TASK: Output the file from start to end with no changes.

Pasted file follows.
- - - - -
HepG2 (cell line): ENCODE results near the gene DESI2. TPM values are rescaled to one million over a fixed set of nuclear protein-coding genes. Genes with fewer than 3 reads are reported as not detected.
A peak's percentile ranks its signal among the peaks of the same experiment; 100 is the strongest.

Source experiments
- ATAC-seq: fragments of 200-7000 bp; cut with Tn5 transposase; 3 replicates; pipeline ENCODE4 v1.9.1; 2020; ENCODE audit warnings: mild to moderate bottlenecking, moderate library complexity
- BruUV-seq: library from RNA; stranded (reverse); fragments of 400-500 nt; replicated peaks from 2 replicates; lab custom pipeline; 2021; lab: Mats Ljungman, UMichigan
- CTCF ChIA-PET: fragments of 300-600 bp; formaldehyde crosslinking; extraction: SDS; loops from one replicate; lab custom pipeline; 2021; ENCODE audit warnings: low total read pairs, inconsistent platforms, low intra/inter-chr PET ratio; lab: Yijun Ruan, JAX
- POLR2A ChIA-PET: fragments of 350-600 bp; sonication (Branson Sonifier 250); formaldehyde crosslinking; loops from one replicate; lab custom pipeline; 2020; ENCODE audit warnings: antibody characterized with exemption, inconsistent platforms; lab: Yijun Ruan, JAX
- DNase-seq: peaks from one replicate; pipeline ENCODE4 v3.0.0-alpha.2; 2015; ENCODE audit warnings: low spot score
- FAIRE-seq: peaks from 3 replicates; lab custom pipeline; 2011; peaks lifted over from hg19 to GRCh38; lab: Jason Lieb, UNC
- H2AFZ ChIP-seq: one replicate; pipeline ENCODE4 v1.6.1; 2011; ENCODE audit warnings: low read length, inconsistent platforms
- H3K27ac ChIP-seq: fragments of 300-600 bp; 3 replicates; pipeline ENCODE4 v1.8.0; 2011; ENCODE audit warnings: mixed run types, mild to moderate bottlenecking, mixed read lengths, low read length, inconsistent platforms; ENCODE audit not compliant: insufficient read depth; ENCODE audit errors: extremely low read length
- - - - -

HepG2 (cell line): ENCODE results near the gene DESI2. TPM values are rescaled to one million over a fixed set of nuclear protein-coding genes. Genes with fewer than 3 reads are reported as not detected.
A peak's percentile ranks its signal among the peaks of the same experiment; 100 is the strongest.

Source experiments
- ATAC-seq: fragments of 200-7000 bp; cut with Tn5 transposase; 3 replicates; pipeline ENCODE4 v1.9.1; 2020; ENCODE audit warnings: mild to moderate bottlenecking, moderate library complexity
- BruUV-seq: library from RNA; stranded (reverse); fragments of 400-500 nt; replicated peaks from 2 replicates; lab custom pipeline; 2021; lab: Mats Ljungman, UMichigan
- CTCF ChIA-PET: fragments of 300-600 bp; formaldehyde crosslinking; extraction: SDS; loops from one replicate; lab custom pipeline; 2021; ENCODE audit warnings: low total read pairs, inconsistent platforms, low intra/inter-chr PET ratio; lab: Yijun Ruan, JAX
- POLR2A ChIA-PET: fragments of 350-600 bp; sonication (Branson Sonifier 250); formaldehyde crosslinking; loops from one replicate; lab custom pipeline; 2020; ENCODE audit warnings: antibody characterized with exemption, inconsistent platforms; lab: Yijun Ruan, JAX
- DNase-seq: peaks from one replicate; pipeline ENCODE4 v3.0.0-alpha.2; 2015; ENCODE audit warnings: low spot score
- FAIRE-seq: peaks from 3 replicates; lab custom pipeline; 2011; peaks lifted over from hg19 to GRCh38; lab: Jason Lieb, UNC
- H2AFZ ChIP-seq: one replicate; pipeline ENCODE4 v1.6.1; 2011; ENCODE audit warnings: low read length, inconsistent platforms
- H3K27ac ChIP-seq: fragments of 300-600 bp; 3 replicates; pipeline ENCODE4 v1.8.0; 2011; ENCODE audit warnings: mixed run types, mild to moderate bottlenecking, mixed read lengths, low read length, inconsistent platforms; ENCODE audit not compliant: insufficient read depth; ENCODE audit errors: extremely low read length